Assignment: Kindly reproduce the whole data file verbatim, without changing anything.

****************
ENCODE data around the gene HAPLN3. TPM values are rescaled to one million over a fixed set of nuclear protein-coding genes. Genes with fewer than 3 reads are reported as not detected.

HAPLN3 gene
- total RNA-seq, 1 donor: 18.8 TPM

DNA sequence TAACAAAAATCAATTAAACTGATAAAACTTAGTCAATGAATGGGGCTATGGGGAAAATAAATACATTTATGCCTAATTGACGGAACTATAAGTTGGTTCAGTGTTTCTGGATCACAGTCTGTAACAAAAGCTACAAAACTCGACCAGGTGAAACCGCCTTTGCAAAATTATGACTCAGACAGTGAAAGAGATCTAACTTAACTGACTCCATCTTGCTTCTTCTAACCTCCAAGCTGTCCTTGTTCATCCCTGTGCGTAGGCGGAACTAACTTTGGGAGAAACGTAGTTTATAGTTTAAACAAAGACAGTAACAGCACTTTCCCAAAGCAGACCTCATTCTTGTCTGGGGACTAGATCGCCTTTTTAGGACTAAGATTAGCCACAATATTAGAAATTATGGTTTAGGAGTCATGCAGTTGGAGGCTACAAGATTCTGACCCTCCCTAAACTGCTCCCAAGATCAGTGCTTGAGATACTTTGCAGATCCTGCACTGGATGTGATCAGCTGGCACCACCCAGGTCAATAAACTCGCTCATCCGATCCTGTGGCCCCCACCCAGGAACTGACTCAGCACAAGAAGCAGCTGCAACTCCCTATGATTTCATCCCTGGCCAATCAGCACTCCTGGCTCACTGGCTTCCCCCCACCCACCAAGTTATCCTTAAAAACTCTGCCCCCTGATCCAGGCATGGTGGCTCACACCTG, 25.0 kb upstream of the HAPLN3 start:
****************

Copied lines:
ENCODE data around the gene HAPLN3. TPM values are rescaled to one million over a fixed set of nuclear protein-coding genes. Genes with fewer than 3 reads are reported as not detected.

HAPLN3 gene
- total RNA-seq, 1 donor: 18.8 TPM

DNA sequence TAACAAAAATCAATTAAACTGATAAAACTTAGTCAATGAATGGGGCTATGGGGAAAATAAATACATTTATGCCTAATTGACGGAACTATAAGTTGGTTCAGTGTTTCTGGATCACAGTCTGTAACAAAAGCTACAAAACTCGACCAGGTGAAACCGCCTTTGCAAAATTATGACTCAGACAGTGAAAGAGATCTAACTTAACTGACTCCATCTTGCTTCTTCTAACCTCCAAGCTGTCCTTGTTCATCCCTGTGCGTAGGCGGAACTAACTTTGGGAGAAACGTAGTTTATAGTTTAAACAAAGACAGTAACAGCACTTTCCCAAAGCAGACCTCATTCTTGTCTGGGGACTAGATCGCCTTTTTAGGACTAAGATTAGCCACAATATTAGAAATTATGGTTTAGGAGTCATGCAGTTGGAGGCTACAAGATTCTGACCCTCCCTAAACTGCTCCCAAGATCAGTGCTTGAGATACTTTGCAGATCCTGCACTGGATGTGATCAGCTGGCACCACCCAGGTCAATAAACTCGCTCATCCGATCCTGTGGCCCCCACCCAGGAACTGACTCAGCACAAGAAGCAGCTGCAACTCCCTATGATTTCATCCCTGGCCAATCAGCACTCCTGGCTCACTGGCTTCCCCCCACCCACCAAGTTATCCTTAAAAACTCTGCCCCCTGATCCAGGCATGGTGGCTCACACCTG, 25.0 kb upstream of the HAPLN3 start: